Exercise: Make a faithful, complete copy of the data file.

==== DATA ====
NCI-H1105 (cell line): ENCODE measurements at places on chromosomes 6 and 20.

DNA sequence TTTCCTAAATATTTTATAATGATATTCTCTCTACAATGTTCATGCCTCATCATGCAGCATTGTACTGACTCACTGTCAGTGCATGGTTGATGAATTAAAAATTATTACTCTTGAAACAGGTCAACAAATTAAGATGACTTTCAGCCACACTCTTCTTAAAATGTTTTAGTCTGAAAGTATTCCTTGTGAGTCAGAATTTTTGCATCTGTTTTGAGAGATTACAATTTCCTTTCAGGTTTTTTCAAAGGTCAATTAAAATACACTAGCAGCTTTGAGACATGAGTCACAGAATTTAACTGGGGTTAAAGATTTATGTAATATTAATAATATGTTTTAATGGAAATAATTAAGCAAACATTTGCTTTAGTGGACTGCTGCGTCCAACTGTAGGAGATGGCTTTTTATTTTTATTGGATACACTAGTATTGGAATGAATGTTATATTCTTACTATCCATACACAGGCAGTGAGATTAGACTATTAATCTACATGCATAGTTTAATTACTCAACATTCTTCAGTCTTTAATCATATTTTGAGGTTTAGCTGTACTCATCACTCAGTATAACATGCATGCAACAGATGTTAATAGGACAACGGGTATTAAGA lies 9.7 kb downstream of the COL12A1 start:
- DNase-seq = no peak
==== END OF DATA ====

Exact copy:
NCI-H1105 (cell line): ENCODE measurements at places on chromosomes 6 and 20.

DNA sequence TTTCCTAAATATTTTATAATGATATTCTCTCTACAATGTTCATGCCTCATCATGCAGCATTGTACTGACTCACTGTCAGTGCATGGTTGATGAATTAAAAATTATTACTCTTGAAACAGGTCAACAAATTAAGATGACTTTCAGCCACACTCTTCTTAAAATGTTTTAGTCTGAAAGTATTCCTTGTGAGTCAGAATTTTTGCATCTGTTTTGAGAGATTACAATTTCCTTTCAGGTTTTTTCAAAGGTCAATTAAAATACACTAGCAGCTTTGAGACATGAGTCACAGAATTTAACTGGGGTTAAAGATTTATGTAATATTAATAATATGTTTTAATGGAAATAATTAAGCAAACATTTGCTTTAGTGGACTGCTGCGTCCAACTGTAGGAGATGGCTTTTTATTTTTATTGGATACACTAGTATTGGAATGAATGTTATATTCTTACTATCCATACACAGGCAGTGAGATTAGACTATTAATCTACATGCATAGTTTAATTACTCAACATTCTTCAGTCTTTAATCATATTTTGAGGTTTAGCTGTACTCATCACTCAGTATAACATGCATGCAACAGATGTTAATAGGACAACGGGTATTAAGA lies 9.7 kb downstream of the COL12A1 start:
- DNase-seq = no peak